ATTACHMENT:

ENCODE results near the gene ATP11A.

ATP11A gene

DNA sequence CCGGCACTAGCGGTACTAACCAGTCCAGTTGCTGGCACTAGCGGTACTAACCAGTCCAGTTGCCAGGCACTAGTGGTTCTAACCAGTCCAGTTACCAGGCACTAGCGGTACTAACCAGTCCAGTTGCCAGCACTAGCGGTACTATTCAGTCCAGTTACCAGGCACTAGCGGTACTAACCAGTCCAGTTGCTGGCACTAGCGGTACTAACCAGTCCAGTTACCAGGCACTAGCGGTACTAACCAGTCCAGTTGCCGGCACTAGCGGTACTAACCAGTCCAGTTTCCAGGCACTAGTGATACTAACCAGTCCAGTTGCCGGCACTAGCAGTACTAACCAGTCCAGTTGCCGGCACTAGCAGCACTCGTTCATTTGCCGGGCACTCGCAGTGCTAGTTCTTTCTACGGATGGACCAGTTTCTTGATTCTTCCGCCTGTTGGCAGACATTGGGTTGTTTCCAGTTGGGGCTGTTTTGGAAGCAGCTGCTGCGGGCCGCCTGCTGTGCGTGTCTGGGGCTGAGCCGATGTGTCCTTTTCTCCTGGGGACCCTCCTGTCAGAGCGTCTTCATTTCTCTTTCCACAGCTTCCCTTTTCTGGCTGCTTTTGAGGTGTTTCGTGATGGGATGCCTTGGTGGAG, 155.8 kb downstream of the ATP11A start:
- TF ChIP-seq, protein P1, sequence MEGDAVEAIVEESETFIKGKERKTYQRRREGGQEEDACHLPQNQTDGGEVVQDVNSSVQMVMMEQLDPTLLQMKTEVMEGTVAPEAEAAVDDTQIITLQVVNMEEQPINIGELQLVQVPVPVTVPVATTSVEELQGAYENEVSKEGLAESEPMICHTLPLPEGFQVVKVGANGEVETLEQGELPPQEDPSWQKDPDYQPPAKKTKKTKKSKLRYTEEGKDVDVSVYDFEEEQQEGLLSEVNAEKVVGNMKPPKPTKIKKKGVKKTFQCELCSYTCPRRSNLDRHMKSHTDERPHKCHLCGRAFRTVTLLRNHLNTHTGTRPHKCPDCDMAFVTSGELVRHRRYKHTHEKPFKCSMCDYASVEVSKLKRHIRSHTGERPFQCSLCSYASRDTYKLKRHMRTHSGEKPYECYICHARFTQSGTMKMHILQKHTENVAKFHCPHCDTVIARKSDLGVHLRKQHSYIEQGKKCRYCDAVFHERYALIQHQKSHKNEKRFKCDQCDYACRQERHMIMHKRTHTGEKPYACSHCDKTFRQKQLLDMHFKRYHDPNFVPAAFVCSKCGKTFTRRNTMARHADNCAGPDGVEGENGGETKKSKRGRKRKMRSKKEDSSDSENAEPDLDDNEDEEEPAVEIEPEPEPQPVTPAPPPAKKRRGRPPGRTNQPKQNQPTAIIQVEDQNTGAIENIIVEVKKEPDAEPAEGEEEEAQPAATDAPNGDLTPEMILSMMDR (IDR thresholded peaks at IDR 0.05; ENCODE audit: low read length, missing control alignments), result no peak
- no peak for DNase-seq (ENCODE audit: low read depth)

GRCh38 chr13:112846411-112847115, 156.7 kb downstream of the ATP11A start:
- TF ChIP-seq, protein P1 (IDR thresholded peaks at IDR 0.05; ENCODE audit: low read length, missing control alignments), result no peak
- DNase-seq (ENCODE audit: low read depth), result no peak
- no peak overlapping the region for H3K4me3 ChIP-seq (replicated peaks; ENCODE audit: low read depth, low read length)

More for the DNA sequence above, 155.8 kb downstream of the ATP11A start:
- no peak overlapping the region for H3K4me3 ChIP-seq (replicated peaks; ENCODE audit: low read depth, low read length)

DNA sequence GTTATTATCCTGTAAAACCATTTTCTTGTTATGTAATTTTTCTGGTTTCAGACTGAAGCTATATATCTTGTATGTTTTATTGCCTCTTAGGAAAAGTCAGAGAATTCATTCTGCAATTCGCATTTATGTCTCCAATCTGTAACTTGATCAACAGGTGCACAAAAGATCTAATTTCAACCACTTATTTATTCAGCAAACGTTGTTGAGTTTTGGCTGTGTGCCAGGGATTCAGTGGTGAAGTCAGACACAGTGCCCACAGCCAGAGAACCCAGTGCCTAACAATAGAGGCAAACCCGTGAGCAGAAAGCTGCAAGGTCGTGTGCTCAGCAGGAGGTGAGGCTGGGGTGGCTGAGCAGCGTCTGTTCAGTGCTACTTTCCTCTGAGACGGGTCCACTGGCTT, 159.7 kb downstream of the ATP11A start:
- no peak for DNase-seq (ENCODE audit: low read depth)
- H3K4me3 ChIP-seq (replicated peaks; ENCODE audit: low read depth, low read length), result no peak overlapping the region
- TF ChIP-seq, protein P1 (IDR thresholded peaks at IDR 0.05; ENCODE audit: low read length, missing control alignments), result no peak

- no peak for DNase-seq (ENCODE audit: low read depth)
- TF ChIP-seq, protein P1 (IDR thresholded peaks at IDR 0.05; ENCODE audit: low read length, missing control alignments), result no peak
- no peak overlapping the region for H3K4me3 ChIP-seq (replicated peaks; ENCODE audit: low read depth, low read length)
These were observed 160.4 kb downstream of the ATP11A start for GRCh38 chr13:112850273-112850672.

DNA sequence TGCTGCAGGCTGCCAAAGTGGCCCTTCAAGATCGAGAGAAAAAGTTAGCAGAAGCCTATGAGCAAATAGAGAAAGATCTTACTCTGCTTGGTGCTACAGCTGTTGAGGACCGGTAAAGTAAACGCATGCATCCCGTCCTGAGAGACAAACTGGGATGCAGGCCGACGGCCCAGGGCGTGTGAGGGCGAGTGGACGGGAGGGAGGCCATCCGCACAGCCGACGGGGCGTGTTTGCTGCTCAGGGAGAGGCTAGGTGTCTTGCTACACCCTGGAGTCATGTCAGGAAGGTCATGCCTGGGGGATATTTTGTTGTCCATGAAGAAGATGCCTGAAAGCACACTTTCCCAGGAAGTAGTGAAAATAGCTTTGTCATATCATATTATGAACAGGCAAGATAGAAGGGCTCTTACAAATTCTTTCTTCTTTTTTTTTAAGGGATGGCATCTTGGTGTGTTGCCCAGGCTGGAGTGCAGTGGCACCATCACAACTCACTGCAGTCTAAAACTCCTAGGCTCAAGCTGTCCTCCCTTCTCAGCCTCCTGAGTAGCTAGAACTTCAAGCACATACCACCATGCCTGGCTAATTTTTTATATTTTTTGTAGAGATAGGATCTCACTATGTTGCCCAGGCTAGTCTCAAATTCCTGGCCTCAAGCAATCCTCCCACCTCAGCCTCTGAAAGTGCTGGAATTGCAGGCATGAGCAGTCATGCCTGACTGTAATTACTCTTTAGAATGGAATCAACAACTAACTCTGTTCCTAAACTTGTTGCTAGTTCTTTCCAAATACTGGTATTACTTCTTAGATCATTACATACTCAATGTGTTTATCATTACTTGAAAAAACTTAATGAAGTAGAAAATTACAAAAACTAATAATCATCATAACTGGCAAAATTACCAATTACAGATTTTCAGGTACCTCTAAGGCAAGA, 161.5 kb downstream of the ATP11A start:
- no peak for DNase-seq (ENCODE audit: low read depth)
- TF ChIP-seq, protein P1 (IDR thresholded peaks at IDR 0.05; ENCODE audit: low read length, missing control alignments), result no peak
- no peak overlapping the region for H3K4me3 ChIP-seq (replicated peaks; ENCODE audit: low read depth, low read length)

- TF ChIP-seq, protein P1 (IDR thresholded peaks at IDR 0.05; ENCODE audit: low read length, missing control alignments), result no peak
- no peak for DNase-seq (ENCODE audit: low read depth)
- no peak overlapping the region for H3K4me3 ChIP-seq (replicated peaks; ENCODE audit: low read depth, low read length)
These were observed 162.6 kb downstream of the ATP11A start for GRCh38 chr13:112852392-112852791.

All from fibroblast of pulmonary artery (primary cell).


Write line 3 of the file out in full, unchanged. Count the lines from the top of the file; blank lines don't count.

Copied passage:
DNA sequence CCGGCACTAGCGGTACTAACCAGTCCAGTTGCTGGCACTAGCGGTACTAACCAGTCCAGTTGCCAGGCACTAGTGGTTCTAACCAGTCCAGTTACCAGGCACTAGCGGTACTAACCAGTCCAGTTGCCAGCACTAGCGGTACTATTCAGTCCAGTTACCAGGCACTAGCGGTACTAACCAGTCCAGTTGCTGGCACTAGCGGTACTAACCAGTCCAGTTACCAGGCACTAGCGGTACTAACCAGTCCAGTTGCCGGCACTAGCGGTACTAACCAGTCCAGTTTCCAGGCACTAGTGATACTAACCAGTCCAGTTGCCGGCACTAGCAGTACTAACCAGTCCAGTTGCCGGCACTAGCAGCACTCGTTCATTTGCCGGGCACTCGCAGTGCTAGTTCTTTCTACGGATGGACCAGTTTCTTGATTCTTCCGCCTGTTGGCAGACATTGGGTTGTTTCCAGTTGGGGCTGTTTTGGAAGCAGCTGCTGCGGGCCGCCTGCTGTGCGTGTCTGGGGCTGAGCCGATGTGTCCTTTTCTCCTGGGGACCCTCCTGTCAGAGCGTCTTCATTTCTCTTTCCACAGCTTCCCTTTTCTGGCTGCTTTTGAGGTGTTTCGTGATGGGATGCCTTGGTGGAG, 155.8 kb downstream of the ATP11A start: